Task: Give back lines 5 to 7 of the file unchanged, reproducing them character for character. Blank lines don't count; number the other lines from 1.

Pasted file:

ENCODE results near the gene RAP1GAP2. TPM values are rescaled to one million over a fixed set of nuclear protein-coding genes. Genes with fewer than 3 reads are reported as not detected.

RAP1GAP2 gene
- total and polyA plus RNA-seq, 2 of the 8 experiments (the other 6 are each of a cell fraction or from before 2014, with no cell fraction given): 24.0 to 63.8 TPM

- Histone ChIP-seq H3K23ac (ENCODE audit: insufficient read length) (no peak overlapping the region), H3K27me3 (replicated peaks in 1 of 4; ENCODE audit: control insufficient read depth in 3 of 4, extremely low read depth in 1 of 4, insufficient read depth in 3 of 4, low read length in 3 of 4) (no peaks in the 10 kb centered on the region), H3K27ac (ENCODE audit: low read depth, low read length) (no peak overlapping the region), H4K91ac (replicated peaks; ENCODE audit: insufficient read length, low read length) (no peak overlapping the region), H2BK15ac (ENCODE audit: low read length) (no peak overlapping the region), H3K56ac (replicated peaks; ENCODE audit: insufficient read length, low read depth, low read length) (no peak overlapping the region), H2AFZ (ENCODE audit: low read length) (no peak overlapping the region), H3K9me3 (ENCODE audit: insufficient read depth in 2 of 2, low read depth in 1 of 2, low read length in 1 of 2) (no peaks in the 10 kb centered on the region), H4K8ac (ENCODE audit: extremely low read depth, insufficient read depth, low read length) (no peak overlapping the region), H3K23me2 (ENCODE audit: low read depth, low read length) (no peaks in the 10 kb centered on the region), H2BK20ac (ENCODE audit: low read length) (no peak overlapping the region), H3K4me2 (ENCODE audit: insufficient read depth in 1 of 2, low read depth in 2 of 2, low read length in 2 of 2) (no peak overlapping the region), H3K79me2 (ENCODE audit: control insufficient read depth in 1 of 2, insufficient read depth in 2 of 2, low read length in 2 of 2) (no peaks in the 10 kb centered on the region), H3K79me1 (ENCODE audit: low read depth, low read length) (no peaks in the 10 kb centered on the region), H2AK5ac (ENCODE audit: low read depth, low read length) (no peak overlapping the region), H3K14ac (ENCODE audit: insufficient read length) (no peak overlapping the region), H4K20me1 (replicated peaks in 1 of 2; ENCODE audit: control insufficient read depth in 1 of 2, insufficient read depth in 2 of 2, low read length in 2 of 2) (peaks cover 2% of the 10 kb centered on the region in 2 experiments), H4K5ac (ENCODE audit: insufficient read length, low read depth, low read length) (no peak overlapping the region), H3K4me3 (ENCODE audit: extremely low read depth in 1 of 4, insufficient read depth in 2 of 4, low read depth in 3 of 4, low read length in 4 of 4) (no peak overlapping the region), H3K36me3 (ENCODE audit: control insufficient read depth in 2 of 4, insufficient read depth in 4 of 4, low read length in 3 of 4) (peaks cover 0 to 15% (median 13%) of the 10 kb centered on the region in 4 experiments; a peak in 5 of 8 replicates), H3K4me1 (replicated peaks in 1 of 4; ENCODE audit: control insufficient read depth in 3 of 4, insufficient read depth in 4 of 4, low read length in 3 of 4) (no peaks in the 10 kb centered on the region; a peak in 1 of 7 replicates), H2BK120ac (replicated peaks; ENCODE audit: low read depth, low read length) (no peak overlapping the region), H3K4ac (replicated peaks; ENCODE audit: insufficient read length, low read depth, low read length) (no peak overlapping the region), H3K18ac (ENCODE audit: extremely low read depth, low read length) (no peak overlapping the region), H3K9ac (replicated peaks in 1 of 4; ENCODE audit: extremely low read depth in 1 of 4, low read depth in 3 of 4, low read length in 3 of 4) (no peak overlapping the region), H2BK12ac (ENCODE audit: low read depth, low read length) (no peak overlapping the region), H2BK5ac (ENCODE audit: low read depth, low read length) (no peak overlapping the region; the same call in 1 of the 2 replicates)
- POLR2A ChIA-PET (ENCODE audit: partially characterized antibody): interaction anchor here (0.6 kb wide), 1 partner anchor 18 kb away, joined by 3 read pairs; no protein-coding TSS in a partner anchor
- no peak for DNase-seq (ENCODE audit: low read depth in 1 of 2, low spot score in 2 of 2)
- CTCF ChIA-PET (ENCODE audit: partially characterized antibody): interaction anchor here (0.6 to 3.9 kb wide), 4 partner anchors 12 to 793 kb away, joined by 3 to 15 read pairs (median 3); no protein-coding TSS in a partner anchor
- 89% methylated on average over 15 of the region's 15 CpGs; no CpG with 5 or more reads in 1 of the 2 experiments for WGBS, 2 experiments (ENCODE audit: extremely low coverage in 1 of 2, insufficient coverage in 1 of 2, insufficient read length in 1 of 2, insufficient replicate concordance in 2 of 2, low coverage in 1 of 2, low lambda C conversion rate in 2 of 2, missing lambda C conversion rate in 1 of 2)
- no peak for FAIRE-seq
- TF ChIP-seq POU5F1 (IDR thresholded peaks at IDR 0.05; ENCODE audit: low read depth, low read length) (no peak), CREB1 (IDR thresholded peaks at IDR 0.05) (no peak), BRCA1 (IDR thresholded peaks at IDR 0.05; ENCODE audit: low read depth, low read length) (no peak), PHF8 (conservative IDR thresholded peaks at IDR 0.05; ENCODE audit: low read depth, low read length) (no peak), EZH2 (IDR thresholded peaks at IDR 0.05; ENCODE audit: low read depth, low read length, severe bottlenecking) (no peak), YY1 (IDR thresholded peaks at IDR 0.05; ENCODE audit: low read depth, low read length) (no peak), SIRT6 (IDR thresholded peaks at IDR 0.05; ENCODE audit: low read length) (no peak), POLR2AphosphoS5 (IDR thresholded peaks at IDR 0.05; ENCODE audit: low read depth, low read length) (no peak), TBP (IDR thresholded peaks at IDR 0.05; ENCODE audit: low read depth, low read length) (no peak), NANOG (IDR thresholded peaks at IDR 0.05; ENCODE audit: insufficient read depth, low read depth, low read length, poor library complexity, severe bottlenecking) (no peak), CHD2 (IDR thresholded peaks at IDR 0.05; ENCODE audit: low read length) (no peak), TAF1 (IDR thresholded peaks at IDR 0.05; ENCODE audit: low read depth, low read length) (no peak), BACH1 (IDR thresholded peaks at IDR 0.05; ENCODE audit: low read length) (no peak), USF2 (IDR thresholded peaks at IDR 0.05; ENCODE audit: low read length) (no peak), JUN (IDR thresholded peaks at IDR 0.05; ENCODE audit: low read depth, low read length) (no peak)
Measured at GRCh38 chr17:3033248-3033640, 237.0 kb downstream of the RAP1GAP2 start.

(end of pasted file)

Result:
- POLR2A ChIA-PET (ENCODE audit: partially characterized antibody): interaction anchor here (0.6 kb wide), 1 partner anchor 18 kb away, joined by 3 read pairs; no protein-coding TSS in a partner anchor
- no peak for DNase-seq (ENCODE audit: low read depth in 1 of 2, low spot score in 2 of 2)
- CTCF ChIA-PET (ENCODE audit: partially characterized antibody): interaction anchor here (0.6 to 3.9 kb wide), 4 partner anchors 12 to 793 kb away, joined by 3 to 15 read pairs (median 3); no protein-coding TSS in a partner anchor